If you're new to ebay, have never used it before and find it all a bit confusing or just simply can't be bothered with the hassle to research and list items you have Trading Assistants are a good way forward. Generally the idea is that they can take away the time and effort of listing things you want to sell, and using their experience / knowledge, should be able to get you the best price possible.
10 Things To Look Out For:-
1) Find a Trading Assistant near where you live. It's always better to meet face to face with who may be handling your valuables or family treasures.
2) Are they a business seller or private seller. It is probably best to use a business seller as they are likely to have more invested in it, with (possibly) less to hide and are more tightly governed by various acts such as Sales of Goods Act, Distance Selling Regulations. You don't really just want somebody who's doing it as a "hobby".
3) Can you go to them, or will they come to you. Some people don't like having strangers in their house. On the other hand, some people don't find it as easy to get out of their house, and would prefer somebody to come to them, or the item(s) might be too big to take on your own and you may need help.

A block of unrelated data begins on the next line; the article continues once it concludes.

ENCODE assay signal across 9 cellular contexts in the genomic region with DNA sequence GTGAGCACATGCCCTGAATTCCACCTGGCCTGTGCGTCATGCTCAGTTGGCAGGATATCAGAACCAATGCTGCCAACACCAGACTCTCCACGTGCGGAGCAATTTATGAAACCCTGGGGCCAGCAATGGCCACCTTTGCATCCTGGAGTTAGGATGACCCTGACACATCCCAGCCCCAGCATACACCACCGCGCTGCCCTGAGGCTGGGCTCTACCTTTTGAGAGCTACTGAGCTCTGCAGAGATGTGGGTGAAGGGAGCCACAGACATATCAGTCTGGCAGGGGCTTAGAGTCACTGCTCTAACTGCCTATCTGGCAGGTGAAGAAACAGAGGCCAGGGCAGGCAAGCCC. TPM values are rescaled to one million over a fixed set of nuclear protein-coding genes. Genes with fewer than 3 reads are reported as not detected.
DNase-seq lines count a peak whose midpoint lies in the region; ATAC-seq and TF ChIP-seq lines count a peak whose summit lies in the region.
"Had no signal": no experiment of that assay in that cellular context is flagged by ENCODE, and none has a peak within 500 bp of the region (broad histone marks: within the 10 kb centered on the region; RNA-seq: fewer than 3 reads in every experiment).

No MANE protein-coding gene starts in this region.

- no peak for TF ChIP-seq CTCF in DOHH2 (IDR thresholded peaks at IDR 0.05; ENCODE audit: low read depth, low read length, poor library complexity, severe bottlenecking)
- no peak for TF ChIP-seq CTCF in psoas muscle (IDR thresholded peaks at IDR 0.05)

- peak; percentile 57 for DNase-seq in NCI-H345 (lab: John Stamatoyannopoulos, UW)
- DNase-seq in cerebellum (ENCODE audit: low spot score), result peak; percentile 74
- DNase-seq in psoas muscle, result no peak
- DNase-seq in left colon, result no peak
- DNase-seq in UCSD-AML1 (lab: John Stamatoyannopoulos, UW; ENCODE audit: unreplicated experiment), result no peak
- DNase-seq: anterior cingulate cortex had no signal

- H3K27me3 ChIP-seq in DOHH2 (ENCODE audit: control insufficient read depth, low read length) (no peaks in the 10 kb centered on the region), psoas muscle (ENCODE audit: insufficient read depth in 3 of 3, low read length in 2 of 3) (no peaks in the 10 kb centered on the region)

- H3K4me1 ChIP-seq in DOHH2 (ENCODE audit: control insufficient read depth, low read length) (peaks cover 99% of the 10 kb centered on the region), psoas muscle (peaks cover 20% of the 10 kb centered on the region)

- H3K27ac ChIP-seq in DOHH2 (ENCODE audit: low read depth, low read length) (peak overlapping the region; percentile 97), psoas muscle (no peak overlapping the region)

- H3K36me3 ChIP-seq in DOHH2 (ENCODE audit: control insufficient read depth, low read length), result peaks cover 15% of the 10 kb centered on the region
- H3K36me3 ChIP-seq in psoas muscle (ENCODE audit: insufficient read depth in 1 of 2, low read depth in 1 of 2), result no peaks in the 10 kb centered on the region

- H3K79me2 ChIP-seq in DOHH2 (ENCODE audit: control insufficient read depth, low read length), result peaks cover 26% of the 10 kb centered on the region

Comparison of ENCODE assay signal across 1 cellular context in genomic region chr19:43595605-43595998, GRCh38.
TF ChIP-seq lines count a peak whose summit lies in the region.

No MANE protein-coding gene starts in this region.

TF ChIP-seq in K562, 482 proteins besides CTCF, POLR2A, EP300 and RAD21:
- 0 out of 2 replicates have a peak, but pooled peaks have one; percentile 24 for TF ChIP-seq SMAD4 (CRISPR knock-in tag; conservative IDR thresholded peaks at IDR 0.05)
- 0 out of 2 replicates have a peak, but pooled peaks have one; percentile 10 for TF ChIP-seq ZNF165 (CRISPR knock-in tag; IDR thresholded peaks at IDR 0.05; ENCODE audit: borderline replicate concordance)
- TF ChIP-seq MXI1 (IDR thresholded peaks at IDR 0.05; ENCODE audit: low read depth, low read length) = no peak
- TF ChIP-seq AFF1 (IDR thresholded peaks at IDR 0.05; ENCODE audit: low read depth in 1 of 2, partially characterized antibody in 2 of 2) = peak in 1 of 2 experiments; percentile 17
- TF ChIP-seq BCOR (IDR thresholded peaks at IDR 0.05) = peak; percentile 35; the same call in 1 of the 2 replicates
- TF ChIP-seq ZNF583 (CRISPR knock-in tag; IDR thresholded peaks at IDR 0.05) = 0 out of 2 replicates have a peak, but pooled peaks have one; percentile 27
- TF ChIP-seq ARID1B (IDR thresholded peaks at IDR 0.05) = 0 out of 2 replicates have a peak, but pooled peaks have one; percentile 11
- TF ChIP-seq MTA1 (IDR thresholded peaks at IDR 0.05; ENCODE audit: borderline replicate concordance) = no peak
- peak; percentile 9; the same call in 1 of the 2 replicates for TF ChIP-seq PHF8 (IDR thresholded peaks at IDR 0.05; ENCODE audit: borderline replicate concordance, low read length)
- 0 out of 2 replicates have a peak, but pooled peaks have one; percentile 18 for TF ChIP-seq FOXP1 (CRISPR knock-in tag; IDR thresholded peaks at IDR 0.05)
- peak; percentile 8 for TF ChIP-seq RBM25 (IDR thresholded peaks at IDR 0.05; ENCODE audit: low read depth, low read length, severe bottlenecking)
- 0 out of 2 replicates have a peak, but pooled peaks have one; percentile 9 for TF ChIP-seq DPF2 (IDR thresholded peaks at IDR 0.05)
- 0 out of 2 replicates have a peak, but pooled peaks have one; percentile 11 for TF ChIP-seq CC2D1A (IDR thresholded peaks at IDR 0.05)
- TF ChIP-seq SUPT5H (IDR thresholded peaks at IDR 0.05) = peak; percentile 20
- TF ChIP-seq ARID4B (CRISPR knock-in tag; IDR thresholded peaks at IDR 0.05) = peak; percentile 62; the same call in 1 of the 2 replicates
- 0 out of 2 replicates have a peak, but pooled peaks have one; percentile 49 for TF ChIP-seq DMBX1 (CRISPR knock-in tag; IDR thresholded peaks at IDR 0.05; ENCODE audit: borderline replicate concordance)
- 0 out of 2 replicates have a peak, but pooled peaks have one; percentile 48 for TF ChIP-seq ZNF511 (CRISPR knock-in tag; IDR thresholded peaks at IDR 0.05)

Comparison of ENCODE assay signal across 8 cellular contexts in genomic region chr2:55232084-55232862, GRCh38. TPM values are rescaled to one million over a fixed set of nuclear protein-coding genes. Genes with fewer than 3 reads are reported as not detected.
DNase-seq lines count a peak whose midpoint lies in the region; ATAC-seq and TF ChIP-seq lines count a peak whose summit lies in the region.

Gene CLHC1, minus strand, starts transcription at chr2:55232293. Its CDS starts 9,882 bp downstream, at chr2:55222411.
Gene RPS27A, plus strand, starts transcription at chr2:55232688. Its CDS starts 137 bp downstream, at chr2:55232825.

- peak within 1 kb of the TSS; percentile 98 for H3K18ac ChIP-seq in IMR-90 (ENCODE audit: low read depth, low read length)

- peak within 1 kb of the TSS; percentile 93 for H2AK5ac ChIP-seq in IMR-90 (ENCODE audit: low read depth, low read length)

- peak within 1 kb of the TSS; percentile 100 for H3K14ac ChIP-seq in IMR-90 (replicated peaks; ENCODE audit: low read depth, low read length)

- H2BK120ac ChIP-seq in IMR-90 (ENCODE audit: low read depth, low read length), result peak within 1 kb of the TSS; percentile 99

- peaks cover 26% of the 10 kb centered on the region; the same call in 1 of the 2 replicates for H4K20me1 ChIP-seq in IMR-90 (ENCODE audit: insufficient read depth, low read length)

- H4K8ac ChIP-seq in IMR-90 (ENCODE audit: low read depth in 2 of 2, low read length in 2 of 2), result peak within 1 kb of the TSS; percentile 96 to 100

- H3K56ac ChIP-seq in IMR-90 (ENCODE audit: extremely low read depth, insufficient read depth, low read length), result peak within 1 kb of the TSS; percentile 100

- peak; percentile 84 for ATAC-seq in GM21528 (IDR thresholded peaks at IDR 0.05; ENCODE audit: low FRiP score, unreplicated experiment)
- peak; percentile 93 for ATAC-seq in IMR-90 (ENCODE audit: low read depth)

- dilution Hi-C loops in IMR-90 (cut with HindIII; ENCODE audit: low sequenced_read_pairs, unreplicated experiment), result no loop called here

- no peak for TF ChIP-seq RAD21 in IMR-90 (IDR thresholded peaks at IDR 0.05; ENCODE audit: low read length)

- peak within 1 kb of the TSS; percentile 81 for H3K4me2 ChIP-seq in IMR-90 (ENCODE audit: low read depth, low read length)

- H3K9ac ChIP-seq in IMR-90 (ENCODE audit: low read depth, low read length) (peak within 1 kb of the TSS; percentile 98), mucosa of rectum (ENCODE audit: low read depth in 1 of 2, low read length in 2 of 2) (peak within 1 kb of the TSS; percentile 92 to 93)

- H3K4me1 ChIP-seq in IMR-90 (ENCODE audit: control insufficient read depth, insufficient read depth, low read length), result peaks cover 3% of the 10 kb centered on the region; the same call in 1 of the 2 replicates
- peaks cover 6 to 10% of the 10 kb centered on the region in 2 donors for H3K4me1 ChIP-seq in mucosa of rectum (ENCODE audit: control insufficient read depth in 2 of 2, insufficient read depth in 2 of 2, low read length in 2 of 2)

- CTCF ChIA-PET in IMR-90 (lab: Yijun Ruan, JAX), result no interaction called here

4) What is their commission. Nobody does it for free of course. Make sure you know about ALL the fees up front, so you don't get any nasty surprises. This includes: paypal fees, ebay fees, listing fees, delivery fees (see 5), auction reserve fees, storage fees, cancellation fees.
5) Who pays for delivery. Some Assistants may make it less obvious, even put it in their small print, that you and not the buyer, will actually be paying for the delivery, and this will also come out of your final amount. This enables them to look good in the listings by offering "free delivery", although in the end, you're the one actually paying for it. (See point 4).
6) Do they use best offer/buy it now or auctions. If they are using auctions can a reserve be used. This is more expensive, but it may prevent the nasty surprise of your priceless Ming vase being sold for 99p instead of £99 ! Whilst nobody can guarantee you will get a certain price for something, you may have a minimum that you will accept.
7) Do they have secure premises if they are storing your items for you. Can you go and visit it to check on your items, or maybe you'll have changed your mind and will want to pick them up.
8) Check the feedback of the seller. You don't really want to be doing business with somebody with a terrible record who just doesn't care. Good customer service / the personal touch, is really the only way many small businesses doing the same thing can differentiate between each other.
9) What sort of things do they sell. If a person is only selling, for example, rare books, they may be less equipped or interested in getting the best price for your enormous bundle of designer baby clothes.
10) Are they easy to contact. Do they respond quickly to queries by email or phone and will you get updates of any selling activity. What is going to happen if you're item doesn't sell.